Khanumha va Aghoyan,
Emruz, man kheily khoshal hastam az inja amadan.
Amma, man hanuz Farsi kheily khub sobhat ne mikonam.
Rooh, hala, man mikoham Inglisi sobhat khonam.
Dear Dr. Gouya, Dr. Nasehi, colleagues from universities of medical sciences, Prisons Organization, WHO, UNDP – I bid you – again – a warm welcome.
I am extremely pleased to participate in the opening ceremony of this Transition Planning Workshop for our GFATM grant entitled “Tuberclosis Prevention in High Burden Areas in the Islamic Republic of Iran”.
Back in April this year, the “Transition and Sustainability Plan” for the TB project was launched.
The plan aims to help to ensure sustainable project achievements by integrating project interventions and experiences into the national health system.
The plan had been developed earlier through a national consultation process which was facilitated by UNDP under the auspices of the Country Coordinating Mechanism and the Center for Disease Control of the Ministry of Health – all this was done in collaboration with the Prisons Organization, the World Health Organization and the UNDP Global Fund Partnership Team.
Later, I was proud to learn that preparation and approval of the Transition Plan had been recognized by UNDP Global Fund Partnership as one of the constructive initiatives of UNDP Iran to be shared with other Country Offices. Iran should be proud of this accomplishment.
Today we are honoured to be in the presence of a gathering of Health Deputies from the universities of Medical Sciences from the seven provinces which partner with the project:
- Khorasan e Razavi,
- Khorasan e Shomali,
- Khorasan e Jonoubi,
- Sistan va Baloochestan, and
We also have – present in the audience – other colleagues who have supported this effort.
All of this is a clear indication of determination by the Government to take ownership of the transition process and into the future.
So please allow me to go further and highlight the important role of the universities of medical sciences in ensuring sustainability of these efforts by finalizing and then initiating the implementation of their own provincial transition plans.
Let us also not forget the valuable support that our non-government partners can offer for more vigorous implementation of these plans.
Crucially, we need to ensure that sufficient funds are obtained to implement these plans.
But let’s also pause – for a moment – to take stock of what we have accomplished so far.
In its fight against tuberculosis, Iran has taken great strides. It is among those countries in the world working hard to cut TB prevalence rates and deaths by half by 2015.
In pursuit of this plan, since 2008, Iran’s Ministry of Health and Medical Education, jointly with UNDP as Principal Recipient of the GFATM grant, and in close cooperation with the WHO, has been implementing the project – “Tuberclosis Prevention in High Burden Areas in the Islamic Republic of Iran” – to whose future sustainability this workshop will contribute significantly.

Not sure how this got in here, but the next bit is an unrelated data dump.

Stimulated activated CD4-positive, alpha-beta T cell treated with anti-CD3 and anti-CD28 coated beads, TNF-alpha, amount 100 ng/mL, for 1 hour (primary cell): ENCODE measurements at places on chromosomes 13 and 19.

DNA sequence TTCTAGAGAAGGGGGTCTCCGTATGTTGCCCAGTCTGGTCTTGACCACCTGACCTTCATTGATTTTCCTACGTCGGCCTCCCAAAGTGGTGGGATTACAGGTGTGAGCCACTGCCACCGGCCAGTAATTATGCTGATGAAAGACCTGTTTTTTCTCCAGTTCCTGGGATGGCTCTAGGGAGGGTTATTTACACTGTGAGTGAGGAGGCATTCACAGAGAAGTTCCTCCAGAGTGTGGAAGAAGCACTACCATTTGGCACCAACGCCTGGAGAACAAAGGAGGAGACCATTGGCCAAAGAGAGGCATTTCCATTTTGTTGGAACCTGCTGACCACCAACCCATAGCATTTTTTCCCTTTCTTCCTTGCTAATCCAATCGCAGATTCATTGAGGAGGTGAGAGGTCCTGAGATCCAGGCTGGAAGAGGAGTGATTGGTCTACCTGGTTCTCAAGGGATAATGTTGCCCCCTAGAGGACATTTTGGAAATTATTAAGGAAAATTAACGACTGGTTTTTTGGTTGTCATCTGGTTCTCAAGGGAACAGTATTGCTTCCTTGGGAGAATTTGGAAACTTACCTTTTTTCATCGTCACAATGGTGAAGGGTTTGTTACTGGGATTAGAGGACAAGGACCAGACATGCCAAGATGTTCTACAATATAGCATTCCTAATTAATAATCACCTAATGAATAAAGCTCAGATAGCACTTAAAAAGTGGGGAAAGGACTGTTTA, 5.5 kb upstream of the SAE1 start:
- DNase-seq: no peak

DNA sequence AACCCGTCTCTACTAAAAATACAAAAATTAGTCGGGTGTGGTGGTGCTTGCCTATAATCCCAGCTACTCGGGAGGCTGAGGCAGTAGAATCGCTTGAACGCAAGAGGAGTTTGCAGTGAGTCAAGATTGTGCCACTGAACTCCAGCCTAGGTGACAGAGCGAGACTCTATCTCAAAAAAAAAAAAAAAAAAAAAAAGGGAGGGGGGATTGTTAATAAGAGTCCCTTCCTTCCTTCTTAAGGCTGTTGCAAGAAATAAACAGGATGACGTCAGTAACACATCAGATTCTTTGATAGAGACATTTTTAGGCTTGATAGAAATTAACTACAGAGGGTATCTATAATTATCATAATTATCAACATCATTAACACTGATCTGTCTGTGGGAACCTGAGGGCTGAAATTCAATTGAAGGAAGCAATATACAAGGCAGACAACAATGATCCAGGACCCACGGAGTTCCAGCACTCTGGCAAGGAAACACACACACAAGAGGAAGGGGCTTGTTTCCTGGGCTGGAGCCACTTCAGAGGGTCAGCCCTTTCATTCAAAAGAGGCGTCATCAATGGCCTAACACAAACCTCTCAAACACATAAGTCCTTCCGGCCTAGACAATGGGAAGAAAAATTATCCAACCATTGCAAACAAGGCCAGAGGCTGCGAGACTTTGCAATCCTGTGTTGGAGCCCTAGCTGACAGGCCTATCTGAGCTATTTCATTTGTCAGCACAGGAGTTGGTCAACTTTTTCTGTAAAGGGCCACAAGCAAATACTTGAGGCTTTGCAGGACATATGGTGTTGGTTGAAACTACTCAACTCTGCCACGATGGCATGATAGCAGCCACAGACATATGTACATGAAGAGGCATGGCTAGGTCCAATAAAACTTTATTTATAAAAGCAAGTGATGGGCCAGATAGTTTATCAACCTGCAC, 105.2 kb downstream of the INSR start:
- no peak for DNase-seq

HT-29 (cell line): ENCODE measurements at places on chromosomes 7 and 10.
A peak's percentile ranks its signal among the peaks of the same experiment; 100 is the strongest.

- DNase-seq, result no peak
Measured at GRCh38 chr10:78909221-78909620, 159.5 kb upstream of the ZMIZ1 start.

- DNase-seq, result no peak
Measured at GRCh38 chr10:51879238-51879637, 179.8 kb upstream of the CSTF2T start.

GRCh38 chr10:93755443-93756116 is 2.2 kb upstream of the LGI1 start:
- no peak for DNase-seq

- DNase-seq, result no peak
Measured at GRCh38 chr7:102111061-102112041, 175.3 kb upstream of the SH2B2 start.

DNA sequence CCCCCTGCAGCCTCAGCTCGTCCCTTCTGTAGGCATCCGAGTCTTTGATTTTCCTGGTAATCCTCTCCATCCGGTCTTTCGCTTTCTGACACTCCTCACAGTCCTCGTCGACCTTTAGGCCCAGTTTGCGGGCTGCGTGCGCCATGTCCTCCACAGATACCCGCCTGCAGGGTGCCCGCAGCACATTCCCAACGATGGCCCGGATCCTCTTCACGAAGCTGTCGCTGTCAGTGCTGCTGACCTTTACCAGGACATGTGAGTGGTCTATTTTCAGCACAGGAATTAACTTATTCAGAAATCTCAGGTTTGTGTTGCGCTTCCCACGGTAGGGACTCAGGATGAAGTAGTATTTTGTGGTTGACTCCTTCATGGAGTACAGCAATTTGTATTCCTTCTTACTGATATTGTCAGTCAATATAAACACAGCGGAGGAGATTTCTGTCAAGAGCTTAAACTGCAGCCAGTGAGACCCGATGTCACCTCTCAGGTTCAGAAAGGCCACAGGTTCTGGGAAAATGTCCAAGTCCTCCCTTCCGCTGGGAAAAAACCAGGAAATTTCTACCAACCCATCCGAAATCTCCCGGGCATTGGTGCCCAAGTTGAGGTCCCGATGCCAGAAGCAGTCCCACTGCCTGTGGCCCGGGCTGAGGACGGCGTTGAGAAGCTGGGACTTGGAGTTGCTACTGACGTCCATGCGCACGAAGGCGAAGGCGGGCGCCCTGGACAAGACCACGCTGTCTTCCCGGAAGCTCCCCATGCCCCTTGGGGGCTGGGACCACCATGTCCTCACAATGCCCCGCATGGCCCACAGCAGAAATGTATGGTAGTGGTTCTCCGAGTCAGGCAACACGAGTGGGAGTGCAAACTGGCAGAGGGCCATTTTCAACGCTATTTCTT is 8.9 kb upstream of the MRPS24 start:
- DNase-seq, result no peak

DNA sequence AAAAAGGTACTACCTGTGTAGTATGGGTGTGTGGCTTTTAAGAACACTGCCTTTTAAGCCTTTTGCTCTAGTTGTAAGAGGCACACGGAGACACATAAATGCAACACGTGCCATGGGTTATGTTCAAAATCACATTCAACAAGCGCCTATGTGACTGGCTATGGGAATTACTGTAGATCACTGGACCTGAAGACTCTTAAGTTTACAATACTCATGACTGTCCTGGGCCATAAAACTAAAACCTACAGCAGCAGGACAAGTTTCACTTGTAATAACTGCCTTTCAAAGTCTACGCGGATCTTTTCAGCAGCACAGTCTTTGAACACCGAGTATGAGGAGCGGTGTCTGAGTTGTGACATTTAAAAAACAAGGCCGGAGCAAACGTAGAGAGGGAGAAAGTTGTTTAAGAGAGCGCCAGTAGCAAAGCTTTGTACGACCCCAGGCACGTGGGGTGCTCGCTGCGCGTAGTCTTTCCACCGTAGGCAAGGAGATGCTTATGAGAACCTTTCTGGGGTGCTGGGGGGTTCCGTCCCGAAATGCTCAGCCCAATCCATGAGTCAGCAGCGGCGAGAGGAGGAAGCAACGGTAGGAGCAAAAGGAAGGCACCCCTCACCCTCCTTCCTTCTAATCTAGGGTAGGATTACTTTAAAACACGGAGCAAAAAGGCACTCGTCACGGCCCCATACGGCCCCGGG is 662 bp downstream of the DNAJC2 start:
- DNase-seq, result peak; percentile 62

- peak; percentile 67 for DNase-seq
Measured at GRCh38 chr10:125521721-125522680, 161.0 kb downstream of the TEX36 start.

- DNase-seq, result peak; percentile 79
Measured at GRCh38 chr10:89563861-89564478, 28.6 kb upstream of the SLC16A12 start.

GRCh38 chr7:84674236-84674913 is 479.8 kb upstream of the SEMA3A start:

This project has significantly contributed to health system capacities in prevention and diagnosis of tuberculosis, and enhancing health infrastructure in 7 provinces I’ve named – provinces which were once identified as the hotspots of the disease.
Together we have managed to achieve significant results, which – as I have said – the Global Fund confirmed and appreciated.
- We now have strengthened TB programme management capacities systems and quality assurance.
- We have strengthened diagnosis lab facilities.
- We have improved technical standards.
- We have the increased treatment success rate and notification rate.
- We have improved TB control program in prisons. We have done this by strengthening patient identification, isolation and treatment facilities.
- We have improved surveillance systems in prisons – this includes identification, reporting, and recording.
- Finally, we have strengthened monitoring and evaluation capacities in our health systems.
This impressive list represents just a few of the very important results coming from the implementation of this grant.
They have been achieved through the excellent efforts of the Ministry of Health and the powerful capacity of national and provincial institutions.
And of course, I extend thanks to our faithful partners in the WHO which was our prime source of technical assistance.
But such remarkable progress should not distract us from the challenges which lie ahead.
A lot remains to be done, especially in view of the growing multi-drug-resistant tuberculosis.
As Dr. Gouya has just said, if we leave multi-drug-resistant tuberculosis untreated, it will increase the risk of spread of drug resistant strains of TB.
And we all have to remember that tuberculosis is not the issue of one country or for people of only one social status – it should be of concern to us all.
So public awareness-raising initiatives need to be be an essential part of all TB control plans.
I am very pleased that the Islamic Republic of Iran’s efforts in fighting tuberculosis have achieved such significant results.
And I am confident that working together we shall improve our achievements and reach the set targets, and thus, overcome the remaining challenges.
In conclusion, I would like to extend my personal – and UNDP’s organizational – thanks to Dr. Gouya, Dr. Nassehi and their CDC colleagues, for their commitment – their leadership – and their support in organizing this important event.
We all wish it fruitful discussions and success of the workshop.
Mr. Gary Lewis, UN Resident Coordinator and UNDP Resident Representative in Iran